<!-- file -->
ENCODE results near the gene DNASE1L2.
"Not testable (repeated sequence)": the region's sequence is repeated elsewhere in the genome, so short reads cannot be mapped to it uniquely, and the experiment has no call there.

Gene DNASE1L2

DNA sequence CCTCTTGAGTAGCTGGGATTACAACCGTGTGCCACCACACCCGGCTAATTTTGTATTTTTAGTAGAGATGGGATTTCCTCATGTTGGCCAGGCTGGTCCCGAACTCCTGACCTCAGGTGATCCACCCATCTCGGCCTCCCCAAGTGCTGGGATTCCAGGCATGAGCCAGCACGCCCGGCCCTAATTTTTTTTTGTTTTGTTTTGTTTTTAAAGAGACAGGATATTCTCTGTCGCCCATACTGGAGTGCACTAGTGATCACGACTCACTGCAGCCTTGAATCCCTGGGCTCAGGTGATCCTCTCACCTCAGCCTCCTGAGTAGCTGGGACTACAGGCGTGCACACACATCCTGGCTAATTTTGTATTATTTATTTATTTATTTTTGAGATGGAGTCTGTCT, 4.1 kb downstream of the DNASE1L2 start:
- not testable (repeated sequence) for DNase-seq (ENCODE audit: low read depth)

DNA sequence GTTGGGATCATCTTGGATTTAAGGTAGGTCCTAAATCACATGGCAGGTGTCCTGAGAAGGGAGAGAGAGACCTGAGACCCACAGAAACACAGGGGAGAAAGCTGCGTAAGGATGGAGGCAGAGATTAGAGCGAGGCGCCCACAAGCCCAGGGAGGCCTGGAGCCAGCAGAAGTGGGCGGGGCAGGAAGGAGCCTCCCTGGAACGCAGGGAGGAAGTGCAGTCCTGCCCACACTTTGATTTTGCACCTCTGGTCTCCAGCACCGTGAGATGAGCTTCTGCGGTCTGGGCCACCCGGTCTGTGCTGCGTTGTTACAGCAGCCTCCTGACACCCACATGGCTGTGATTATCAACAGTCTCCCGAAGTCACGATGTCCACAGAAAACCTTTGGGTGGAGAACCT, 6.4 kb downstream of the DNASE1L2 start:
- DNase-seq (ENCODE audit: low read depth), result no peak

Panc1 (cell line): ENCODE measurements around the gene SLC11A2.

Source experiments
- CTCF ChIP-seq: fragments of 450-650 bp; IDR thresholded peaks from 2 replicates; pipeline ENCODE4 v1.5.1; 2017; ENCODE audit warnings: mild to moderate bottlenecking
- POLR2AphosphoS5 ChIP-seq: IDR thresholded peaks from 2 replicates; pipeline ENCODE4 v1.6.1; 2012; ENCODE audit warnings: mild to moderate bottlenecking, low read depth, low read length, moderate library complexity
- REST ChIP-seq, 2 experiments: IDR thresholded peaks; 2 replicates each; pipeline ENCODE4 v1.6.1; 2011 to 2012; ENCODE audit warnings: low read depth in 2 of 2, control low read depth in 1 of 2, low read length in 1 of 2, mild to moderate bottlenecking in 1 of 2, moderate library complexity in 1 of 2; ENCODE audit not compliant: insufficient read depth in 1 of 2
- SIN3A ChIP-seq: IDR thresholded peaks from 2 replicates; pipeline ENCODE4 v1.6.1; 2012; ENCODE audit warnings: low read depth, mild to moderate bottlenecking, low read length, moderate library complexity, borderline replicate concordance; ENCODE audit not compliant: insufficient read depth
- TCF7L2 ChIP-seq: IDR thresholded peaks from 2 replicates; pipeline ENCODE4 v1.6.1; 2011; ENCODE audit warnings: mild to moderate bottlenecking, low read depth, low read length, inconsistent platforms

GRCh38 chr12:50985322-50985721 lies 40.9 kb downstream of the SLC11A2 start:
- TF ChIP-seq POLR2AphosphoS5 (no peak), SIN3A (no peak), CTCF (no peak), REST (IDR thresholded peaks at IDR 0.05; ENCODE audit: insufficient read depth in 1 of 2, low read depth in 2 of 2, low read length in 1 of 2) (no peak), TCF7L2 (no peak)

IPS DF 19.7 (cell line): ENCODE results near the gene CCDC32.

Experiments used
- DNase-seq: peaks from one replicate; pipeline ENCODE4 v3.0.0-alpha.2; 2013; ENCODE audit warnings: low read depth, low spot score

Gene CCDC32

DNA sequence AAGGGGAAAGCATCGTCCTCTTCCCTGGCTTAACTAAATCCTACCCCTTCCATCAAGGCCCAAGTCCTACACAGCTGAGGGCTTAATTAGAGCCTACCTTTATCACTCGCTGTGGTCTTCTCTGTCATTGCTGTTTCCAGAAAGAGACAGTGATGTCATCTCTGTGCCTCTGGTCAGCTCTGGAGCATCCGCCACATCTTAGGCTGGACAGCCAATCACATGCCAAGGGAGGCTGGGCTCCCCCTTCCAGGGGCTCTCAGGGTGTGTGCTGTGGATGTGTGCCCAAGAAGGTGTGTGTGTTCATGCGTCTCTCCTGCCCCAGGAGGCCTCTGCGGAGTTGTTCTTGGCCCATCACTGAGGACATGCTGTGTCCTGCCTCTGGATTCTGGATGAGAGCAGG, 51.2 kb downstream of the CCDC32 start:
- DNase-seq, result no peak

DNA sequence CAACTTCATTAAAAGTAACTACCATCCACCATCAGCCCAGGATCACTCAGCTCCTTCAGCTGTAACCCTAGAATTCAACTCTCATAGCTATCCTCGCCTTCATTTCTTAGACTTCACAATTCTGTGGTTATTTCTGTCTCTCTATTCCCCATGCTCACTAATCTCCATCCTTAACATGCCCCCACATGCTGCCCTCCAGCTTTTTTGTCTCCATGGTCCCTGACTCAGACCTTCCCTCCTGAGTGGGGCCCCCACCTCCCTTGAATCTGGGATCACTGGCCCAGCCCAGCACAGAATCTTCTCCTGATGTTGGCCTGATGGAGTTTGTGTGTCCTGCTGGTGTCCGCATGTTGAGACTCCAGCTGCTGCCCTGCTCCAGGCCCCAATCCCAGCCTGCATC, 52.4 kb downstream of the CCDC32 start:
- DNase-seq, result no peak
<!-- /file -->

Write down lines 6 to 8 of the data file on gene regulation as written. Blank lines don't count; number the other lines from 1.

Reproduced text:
DNA sequence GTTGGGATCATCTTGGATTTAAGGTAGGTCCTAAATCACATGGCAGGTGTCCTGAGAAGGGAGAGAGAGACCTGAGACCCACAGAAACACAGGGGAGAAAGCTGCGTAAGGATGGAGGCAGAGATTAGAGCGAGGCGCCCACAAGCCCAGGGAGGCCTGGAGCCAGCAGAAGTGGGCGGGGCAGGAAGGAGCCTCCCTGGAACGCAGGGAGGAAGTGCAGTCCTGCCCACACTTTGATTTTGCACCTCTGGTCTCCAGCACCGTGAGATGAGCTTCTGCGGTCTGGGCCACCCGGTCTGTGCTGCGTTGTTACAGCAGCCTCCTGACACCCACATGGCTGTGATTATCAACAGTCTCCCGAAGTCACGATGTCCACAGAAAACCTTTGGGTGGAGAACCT, 6.4 kb downstream of the DNASE1L2 start:
- DNase-seq (ENCODE audit: low read depth), result no peak

Panc1 (cell line): ENCODE measurements around the gene SLC11A2.